- The Washington Times - Saturday, September 1, 2001

Jeff Agoos had seen enough.
The U.S. national team had been embarrassed in the 1998 World Cup, losing its three matches and scoring only one goal. In the months leading up to the tournament, the U.S. squad had little consistency in player personnel or coaching philosophy; the team was in disarray. Agoos, a strong veteran defender on the '98 team, did not want to play under similar conditions again. Steve Sampson, the U.S. coach at the time, resigned after the tournament, but the ideal coach was needed if Agoos, as well as several top American players, were to play for the United States again.
"After '98, it left such a bad taste in my mouth," Agoos said. "There were few situations that would have made me come back. There were very few people I would play for. Bruce was one of the few."
"Bruce" is current national team coach Bruce Arena. And not only does this coaching guru have Agoos playing for him, but he has a collection of U.S. players believing in themselves and poised to qualify for the 2002 World Cup.
The Arena-led team will take the RFK Stadium pitch today against Honduras, and a victory practically ensures the United States a berth in next year's World Cup though the United States still has three matches remaining after today. This scenario could seem surprising considering the United States' exit as the laughingstock of the last tournament, but it is not a surprise, not with Arena at the helm.
Arena is a man who stands as one of the top coaches in all of American sport. At every level he has coached, his teams have dominated their competition. Not just beaten, but dominated: From 1978 until 1998, as coach of the University of Virginia and D.C. United, Arena's teams had a .774 winning percentage (386-99-38). Under Arena, the national team has already beaten international powers Mexico, Chile and Germany (twice). Still, his challenge as national team coach elevating the U.S. team to stand among the top soccer nations in the world in the next 10 years dwarfs any of his previous ventures.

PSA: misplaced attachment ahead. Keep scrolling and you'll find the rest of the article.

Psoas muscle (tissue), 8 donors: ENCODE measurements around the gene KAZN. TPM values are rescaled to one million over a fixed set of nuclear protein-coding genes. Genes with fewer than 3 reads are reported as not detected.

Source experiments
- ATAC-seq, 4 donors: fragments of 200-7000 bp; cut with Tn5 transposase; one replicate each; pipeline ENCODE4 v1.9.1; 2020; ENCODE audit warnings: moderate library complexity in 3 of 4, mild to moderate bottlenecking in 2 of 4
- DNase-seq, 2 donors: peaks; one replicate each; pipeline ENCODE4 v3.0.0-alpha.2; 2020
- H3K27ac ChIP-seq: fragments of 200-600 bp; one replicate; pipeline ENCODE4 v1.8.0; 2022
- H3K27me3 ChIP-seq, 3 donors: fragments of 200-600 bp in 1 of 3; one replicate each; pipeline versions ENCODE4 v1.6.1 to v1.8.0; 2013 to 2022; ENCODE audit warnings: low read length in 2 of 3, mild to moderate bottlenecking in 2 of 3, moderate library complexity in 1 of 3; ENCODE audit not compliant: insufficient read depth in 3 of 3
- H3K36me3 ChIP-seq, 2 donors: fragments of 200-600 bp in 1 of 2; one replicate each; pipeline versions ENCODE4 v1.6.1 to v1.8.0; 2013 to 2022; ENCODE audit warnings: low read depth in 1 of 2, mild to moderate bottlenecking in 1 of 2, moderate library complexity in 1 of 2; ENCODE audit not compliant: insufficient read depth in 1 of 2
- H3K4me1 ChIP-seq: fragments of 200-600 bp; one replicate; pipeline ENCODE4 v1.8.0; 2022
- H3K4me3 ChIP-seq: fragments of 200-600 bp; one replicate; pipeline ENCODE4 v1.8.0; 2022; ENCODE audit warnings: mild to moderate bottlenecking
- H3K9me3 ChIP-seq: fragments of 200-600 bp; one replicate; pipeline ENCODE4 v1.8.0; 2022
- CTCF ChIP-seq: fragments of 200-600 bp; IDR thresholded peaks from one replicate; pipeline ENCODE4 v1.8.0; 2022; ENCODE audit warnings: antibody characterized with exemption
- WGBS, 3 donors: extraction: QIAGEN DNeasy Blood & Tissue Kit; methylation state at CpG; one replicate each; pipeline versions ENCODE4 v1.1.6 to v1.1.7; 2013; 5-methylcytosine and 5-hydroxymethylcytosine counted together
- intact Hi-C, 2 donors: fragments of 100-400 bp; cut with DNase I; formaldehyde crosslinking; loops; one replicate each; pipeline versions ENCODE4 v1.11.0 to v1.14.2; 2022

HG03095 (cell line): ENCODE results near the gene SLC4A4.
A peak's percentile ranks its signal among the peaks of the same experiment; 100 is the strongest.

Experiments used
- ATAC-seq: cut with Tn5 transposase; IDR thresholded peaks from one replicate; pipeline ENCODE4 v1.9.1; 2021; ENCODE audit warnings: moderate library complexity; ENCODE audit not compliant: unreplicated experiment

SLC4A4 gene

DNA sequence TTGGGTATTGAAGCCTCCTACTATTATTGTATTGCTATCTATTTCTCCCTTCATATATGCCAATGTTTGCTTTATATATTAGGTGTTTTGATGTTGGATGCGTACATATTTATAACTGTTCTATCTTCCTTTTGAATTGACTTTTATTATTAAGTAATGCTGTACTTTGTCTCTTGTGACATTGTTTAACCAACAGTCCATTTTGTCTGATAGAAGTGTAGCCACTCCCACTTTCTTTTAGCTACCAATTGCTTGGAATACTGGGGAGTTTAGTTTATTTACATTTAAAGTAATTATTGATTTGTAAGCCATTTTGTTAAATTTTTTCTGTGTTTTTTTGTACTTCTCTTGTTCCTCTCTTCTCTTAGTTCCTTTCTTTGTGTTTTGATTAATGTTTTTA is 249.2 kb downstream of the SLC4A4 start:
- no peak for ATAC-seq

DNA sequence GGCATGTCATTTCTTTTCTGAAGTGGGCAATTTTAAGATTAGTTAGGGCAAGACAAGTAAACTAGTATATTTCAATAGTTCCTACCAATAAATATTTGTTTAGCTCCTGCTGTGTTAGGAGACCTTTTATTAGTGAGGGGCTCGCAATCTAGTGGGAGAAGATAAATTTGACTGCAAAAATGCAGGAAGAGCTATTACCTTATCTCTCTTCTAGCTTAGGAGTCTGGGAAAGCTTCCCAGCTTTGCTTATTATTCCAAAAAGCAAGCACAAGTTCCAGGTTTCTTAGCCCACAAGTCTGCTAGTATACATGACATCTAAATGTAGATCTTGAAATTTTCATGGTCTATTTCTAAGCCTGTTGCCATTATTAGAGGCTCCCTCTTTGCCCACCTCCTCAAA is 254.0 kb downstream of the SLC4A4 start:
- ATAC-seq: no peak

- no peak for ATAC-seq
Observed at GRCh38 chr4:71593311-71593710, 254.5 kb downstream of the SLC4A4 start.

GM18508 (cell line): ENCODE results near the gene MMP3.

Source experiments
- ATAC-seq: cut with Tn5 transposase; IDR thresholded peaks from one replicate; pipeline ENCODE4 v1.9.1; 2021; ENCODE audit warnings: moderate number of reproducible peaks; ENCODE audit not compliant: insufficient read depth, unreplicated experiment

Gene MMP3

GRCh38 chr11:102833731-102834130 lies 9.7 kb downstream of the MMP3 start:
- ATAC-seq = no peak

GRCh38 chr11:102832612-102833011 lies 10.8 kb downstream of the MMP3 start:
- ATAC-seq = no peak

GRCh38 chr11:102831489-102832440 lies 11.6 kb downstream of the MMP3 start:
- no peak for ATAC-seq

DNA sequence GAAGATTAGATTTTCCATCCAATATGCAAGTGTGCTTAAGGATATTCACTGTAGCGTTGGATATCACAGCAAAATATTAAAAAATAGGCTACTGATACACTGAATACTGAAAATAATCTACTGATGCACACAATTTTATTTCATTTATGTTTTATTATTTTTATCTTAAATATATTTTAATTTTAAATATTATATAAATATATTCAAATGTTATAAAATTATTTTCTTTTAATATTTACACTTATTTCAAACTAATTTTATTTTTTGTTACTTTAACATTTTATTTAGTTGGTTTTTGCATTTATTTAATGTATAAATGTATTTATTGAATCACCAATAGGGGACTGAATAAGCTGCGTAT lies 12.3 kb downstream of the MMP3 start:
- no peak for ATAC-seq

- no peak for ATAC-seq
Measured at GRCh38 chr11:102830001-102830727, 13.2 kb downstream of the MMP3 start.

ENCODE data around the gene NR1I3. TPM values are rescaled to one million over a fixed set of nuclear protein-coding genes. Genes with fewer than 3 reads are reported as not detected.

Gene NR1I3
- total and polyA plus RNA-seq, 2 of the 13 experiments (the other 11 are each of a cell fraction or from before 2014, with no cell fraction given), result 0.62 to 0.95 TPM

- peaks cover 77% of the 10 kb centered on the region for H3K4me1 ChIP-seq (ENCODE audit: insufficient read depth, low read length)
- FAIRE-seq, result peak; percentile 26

In the last three years, though, he has cultivated an attitude of success, confidence and consistency in and around U.S. Soccer. He has his players so committed, "they would die for him," said Dr. S. Robert Contiguglia, president of U.S. Soccer.
The prospect of turning the United States into an international threat doesn't faze him.
"The thing that separates him from other coaches," said University of Maryland coach Sasho Cirovski, a former Arena adversary, "is when he steps in the locker room, players will believe they will win. And that's a much more difficult thing to do than to say."
Arena's ability to motivate and relate to his players is unsurpassed, and players and coaches close to him agree he could be successful in any sport he coached. Arena has a certain prowess for taking a team, molding it, maximizing its strengths and making it successful.
Arena has realized success as a soccer coach, but says he derives most of his coaching philosophy from basketball and football. For example, Arena drew a correlation between a full-court press in basketball and applying pressure and attacking in soccer. In football, a coach may call more passing plays or running plays depending on the strengths of his team. Similarly, Arena crafts his style and makes adjustments according to his players' strengths.